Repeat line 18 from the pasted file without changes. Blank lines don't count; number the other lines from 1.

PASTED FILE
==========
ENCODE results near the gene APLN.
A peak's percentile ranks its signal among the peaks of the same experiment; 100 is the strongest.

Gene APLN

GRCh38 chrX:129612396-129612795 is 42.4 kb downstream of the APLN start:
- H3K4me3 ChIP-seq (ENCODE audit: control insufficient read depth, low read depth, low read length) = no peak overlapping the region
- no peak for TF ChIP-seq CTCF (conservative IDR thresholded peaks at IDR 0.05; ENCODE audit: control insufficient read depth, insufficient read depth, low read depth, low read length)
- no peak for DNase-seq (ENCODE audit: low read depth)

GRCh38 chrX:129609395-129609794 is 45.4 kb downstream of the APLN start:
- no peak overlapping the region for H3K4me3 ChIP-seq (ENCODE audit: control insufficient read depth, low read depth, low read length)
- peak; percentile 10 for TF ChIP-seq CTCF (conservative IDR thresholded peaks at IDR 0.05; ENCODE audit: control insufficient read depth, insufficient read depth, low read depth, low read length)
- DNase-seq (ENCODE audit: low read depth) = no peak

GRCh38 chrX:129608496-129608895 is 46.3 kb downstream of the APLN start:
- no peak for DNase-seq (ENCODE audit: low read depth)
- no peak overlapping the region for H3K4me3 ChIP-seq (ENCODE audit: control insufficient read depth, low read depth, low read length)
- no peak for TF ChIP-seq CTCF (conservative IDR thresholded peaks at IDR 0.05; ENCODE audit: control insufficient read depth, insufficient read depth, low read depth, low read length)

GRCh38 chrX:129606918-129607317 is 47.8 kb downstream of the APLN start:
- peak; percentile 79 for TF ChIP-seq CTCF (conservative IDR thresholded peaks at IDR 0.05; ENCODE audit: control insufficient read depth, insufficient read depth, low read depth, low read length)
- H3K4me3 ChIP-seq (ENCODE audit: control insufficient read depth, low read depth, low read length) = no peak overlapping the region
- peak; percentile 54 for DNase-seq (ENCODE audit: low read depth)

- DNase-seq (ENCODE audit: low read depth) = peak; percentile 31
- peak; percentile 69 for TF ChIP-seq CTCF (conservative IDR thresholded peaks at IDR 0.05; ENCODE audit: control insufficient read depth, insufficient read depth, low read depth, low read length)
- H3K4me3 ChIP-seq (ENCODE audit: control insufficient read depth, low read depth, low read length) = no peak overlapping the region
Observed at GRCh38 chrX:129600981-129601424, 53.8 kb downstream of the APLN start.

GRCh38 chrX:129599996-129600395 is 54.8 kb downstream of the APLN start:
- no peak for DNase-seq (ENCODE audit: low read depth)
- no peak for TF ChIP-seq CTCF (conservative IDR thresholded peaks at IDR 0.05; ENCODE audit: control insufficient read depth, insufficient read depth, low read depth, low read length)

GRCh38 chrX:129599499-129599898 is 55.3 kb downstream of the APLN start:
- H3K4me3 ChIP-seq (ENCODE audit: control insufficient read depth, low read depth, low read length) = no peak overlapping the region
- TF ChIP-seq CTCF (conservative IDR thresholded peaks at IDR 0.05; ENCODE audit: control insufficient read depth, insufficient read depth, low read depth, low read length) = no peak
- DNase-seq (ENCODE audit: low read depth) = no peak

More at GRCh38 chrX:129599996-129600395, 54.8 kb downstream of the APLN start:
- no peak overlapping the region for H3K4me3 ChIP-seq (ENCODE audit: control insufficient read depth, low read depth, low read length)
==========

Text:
- H3K4me3 ChIP-seq (ENCODE audit: control insufficient read depth, low read depth, low read length) = no peak overlapping the region